Team USA took home their fifth U18 WWC gold in six years in a heart-stopping overtime win against Canada in the 2020 IIHF Under-18 Women’s World Championship. Kiara Zanon netted the game-winner with 3:08 left in OT. Netminder Skylar Vetter was named the USA player of the game, making 31 saves.
Vetter was worthy of the honor, with a spectacular performance through the game. The 16-year-old, hailing from Lakeville, MN, posted a .938 SV% and a 1.52 GAA during the tournament.
The Scoring Breakdown
Team USA walked away with a 2-1 victory over Canada after a solid performance by both teams. The sole goal of the first period came from team USA, with Abbey Murphy sending a wrister past Canadian netminder Ève Gasconon the powerplay. The USA dominated the last few minutes of the first frame but failed to convert.
The second period then went scoreless. Shots were 10-7 USA, with several dangerous chances by both teams. Vetter continued her excellent performance from the first with several back-to-back saves to keep the lead.
Canada opened the scoring in the third at 5:38, with Ann-Frédérik Naud sneaking a powerplay goal past Vetter. Both teams then remained scoreless throughout the third, though both had some excellent chances. Team USA also killed off a crucial penalty late in the third to push the game to sudden-death overtime.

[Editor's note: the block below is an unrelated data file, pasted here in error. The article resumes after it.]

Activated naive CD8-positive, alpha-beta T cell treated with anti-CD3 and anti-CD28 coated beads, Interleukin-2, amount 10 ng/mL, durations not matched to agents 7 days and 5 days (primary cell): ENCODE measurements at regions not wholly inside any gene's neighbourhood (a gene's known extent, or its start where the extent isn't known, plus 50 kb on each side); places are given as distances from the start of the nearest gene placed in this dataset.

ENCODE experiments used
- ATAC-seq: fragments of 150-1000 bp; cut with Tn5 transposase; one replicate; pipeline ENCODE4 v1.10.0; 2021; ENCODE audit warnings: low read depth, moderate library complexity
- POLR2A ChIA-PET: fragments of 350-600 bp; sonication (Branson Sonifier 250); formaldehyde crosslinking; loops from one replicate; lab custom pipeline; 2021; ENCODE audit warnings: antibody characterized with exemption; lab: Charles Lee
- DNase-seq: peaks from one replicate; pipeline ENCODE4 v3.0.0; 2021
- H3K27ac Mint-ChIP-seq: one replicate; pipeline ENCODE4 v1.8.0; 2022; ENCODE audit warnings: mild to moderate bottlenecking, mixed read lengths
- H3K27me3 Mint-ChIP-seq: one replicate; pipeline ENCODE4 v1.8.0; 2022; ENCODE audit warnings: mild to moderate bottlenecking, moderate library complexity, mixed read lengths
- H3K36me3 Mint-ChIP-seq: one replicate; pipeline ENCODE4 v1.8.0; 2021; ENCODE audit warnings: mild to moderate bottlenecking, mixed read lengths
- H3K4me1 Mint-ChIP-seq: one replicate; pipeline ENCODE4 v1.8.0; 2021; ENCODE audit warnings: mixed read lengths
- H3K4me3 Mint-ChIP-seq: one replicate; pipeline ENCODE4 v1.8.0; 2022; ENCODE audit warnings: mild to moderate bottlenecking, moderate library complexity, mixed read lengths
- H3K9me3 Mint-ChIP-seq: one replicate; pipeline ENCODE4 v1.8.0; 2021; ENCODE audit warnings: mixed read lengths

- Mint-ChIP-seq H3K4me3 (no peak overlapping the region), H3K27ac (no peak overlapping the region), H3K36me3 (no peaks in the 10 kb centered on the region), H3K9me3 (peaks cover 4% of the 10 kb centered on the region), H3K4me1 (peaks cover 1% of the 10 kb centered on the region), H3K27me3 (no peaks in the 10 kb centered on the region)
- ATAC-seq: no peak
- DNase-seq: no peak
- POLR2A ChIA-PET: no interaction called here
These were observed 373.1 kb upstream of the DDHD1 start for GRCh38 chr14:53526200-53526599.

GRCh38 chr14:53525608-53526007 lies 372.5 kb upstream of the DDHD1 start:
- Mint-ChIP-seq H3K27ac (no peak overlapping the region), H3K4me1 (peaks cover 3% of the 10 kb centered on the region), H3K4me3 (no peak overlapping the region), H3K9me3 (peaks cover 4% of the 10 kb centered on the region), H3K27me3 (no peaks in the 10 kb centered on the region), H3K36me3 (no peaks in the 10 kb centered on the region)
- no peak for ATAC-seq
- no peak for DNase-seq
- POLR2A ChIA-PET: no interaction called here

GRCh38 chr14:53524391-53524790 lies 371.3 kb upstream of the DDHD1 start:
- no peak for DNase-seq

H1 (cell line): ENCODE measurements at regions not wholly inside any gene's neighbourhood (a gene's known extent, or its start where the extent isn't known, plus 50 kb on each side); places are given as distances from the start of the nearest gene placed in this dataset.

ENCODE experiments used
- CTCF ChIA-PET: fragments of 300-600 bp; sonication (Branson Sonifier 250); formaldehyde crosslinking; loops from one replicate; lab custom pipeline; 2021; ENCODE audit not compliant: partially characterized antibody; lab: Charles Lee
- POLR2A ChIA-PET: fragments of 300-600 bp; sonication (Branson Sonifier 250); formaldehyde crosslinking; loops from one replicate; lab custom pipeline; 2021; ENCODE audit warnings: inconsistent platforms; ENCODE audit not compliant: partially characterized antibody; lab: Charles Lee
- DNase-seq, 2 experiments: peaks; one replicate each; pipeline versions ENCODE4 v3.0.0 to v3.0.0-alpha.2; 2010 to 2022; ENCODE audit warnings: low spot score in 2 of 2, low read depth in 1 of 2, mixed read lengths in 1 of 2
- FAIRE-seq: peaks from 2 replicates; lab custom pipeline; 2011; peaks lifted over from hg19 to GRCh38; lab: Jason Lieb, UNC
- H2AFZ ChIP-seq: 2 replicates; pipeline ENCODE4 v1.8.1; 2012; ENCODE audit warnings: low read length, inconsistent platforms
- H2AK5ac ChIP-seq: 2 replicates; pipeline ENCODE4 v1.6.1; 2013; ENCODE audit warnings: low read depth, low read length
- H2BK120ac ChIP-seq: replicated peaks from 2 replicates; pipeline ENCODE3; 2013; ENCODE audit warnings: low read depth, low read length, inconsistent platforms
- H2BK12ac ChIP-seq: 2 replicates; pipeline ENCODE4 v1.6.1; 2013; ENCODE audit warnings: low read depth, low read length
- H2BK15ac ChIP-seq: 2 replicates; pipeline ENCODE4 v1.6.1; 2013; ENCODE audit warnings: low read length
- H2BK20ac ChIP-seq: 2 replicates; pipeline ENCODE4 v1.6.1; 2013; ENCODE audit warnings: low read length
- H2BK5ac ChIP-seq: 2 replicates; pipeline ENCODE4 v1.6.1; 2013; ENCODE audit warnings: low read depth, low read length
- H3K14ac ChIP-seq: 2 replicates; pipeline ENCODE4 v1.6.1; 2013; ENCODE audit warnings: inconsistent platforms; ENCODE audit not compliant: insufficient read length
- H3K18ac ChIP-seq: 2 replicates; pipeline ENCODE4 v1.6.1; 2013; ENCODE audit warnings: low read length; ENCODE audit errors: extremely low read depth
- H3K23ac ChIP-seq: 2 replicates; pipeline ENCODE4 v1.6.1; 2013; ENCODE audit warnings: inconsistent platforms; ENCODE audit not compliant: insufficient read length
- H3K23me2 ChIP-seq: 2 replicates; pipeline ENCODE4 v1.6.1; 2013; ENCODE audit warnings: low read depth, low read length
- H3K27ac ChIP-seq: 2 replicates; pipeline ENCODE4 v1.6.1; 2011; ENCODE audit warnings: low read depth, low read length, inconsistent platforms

The IIHF features a 20 minute 3 on 3 overtime format. Team USA managed to successfully kill off a penalty that carried over from the third period. Defender Haley Winn nearly secured the gold early in OT but ended up ringing iron. Play then went back and forth with Winn breaking up a dangerous scoring chance for Canada. Zanon won the game late in OT, with an audience of 10.6k tuning in to watch the official stream.
Team Canada team walked away from the tournament with Silver. Russia took Bronze in a 6-1 win over Sweden.
Women’s Hockey Continues to Fight for Exposure
The USA Women’s team has continually provided exciting, entertaining hockey. Why, then, did viewers have to fight for a decent stream of the game? The first rounds of the tournament featured abysmal camera work, simply a fishbowl view that made the game difficult to follow, much less enjoy. Viewers couldn’t even see the puck, nor the numbers on the players’ backs.
There was an outcry about the situation, with women’s hockey reporters and fans alike angered by the stream and the lack of coverage. It’s easy to compare the coverage of this game to the Men’s World Juniors, happening at the same time. The IIHF issued a response, which caused more problems than it resolved.
There wasn’t a possibility to check the quality of the stream? Sounds unlikely. The issues were somewhat resolved after the outcry, with better camera angles, though still not perfect. There was also no running commentary during the game, something I’m sure fans and journalists alike would have benefitted from.
The bottom line of the situation is that women’s hockey deserves better, especially in the context of hockey organizations wanting to grow the game. Fans want to celebrate the victories along with the team and the young women competing deserve to have their accomplishments broadcasted and acknowledged.
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